USER:       'tester'
HOME:       '/root'
Run as su - # and typed from the commandline with full path to the file
Works for openSUSE, doesn't work for Kubuntu
PWD:        '/home/tester/Desktop'
USER:       'root'
HOME:       '/root'
Run as sudo su # and typed from the commandline with full path to the file.
Works for Kubuntu, doesn't work for openSUSE

# Export the SUDO_USER's Xauthority magic cookie.  This must be done on the
# commandline or when there is a sudo_user, in /root/(dot)bashrc, or whatever 
# *rc works for your shell.
export XAUTHORITY=/home/tester/.Xauthority
# ----------------------------------
PWD:        '/home/tester/Desktop'
USER:       'root'
HOME:       '/root'
SUDO_USER:  'tester'
We see from the above that PWD is preserved in the environment with 'su' and 'sudo su', as it is for a normal user, but 'su -' (with the dash) changes PWD to root's home and if not changed in the script would have no idea where the application is supposed to run.

The point being that there are several differences in the way su works even before we toss in the gui wrappers such as kdesu, kdesudo, xdg-su, and so forth. Also, it turns out we do not need a wrapper for a script-based gui application such as this one.

Question #1 was how can we run this as superuser, relaunching itself after obtaining root permissions if we clicked on it as a normal user.
Old 01-16-2012, 10:25 AM   #5
Registered: Oct 2011
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Let's back up for a moment here. Nobody's in a giant rush to get to the goodies are they? :-)

Pls actually try this if it doesn't look dangerous to you, or you may not understand why this is truly SUCH A BIG DEAL!

In the context of this thread, let's make sure relying on desktop icons isn't going to do everything we need to get done in our linuxes, though in truth we don't care. There was no good reason for KDE to break older apps. I.e., this will work in older KDE's. In the latest KDE versions they may not.

Copy and past this to a textfile on your desktop named konsole.desktop
#!/usr/bin/env xdg-open
[Desktop Entry]
Exec=konsole -workdir "$PWD"
[That's another way to make the desktop icons and it's arguably easier than the menu-ed method, and it certainly ends up significantly smaller.]

When it runs, what does it think PWD is?

It thinks it's "Documents"!

Change the Exec line to this...
Exec=konsole -workdir "$HOME/Desktop"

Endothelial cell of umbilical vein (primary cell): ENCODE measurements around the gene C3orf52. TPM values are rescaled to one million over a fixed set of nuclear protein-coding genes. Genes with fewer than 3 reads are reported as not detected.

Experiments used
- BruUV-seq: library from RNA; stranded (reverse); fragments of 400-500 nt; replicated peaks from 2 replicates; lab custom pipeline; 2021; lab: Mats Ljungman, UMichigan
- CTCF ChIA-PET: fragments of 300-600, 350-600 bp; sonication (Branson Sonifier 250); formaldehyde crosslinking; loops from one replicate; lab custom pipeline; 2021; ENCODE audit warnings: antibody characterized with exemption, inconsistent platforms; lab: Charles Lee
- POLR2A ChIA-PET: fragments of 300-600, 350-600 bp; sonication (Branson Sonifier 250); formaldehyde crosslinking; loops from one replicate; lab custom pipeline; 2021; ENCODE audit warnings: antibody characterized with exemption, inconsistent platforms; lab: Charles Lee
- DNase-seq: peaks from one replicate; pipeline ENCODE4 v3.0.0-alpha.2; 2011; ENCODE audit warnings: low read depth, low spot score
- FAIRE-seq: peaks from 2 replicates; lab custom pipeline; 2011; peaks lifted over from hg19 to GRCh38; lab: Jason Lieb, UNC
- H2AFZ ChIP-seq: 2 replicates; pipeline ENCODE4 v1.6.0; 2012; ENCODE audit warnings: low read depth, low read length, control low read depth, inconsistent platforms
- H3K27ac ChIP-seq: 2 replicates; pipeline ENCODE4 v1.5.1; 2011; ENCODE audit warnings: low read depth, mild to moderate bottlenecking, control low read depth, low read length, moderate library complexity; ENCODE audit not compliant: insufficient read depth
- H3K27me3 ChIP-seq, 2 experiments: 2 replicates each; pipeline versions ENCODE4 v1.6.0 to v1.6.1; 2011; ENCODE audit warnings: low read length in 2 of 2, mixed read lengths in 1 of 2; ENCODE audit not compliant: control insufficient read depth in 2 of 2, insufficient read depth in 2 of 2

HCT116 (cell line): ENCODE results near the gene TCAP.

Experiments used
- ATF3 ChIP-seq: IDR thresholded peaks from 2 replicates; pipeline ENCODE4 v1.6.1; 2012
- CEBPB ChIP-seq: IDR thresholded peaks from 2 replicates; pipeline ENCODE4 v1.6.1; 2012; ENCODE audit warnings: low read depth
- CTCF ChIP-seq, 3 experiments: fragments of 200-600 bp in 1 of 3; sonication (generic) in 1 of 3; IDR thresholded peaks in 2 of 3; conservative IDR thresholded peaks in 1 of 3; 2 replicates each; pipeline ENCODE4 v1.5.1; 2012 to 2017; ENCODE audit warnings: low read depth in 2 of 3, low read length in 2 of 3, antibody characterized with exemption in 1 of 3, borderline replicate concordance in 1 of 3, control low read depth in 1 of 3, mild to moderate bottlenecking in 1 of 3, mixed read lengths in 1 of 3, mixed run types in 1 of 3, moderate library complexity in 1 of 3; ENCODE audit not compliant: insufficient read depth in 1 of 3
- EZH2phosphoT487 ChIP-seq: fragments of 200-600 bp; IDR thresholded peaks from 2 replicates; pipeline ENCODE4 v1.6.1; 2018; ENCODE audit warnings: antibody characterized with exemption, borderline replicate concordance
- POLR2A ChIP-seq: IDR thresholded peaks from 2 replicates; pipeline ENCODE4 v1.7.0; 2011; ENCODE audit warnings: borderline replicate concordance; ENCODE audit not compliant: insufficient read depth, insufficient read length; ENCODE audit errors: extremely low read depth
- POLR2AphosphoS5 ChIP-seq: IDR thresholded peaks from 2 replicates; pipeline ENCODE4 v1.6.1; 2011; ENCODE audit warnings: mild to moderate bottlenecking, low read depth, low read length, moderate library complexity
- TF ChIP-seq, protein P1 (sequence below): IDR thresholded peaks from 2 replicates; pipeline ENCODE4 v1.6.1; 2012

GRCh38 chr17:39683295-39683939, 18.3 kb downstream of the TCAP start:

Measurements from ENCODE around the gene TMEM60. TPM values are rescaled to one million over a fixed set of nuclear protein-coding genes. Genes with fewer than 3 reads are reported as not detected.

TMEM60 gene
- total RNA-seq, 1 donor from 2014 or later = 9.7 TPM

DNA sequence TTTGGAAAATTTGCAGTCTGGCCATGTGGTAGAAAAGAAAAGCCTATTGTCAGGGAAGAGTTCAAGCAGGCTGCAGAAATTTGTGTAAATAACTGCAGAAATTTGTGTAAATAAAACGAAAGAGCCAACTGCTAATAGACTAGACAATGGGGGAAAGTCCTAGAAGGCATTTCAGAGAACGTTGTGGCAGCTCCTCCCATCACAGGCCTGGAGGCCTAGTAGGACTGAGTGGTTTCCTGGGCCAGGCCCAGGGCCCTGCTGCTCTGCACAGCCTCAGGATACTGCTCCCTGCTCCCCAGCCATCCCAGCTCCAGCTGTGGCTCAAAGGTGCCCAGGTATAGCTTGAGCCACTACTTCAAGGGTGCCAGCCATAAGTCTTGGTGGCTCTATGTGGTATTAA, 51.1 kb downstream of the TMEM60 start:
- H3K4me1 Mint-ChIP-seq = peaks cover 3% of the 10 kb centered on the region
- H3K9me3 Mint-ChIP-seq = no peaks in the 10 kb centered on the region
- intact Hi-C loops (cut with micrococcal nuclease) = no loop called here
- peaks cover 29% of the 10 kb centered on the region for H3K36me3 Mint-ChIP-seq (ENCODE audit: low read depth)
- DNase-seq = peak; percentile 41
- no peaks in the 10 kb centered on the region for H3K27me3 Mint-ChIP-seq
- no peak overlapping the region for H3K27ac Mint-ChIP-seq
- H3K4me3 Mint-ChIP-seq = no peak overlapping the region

and you'll have a terminal that opens when you click on it that is running where you clicked on it, right on your Desktop where you can see it's outputs when it is creating text files, etc.

But if you move that file, it will still open on the Desktop.

With a script-based gui program, consisting of even fewer lines, the same thing could be done like this (below) and it would always open in the folder where you clicked on it, even if it's moved.

Copy this to a text file named konsole.exec and change the properties to make it executable.
cd `dirname "$0"`
konsole -workdir "$PWD"
Spaces in paths = OK.

Move it to a new folder and click on it there. Click on it. Do NOT run it in a terminal for this demo. Verify that it knows where it was clicked on, which is where you want to do your terminal work with a tremendous collection of tools that many new linux users don't even know we have.

Justification for a script-based app here Established [\,]

Fair enough? :-)



The desktop type files are better in some contexts. They look nicer for one thing. But they do NOT replace the functionality of a simple home made shell program, and as KDE continues to move toward withdrawing support for these simple scripts (I assume it's kde making these files un-executable) more and more new linux users will never know what they're missing.

If you are behind in your KDE updates there's a very good chance that both of those programs will work for you. The konsole.desktop file is good enough to hang onto, by the way.

Here's one reason why.

Got konqueror?

Type "konqueror man: 2>/dev/null". Try that without the redirect that sends the garbage to the null device for comparison.

That little demo (plus and minus garbage) almost says it all.

Enjoy! (While you still can.)


You can also look up specific commands and you can use the info docs instead of man if you like.
"konqueror info: <funcname>"
also works and will often redirect you to the man page if the info files don't exist.

These are beautifully formatted docs, not like the old B&W man docs viewed in VIM with a Chinese Box of commands that you practically have to hit reset to get out of. (That's a former DOS/Win perspective. Forgive me.) ;-)
Old 01-26-2012, 02:26 PM   #6
Registered: Oct 2011
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Half solved. My exec files run and binary executables execute.

That should link to #26 in the thread.

openSUSE tested so far.

Kubuntu may need additional code to enable sandbox installations, but I think it's getting close.

Will pick up or link to the iso problem later. That too is now solved, but not yet posted.

Last edited by rainbowsally; 01-26-2012 at 02:31 PM. Reason: bum url tag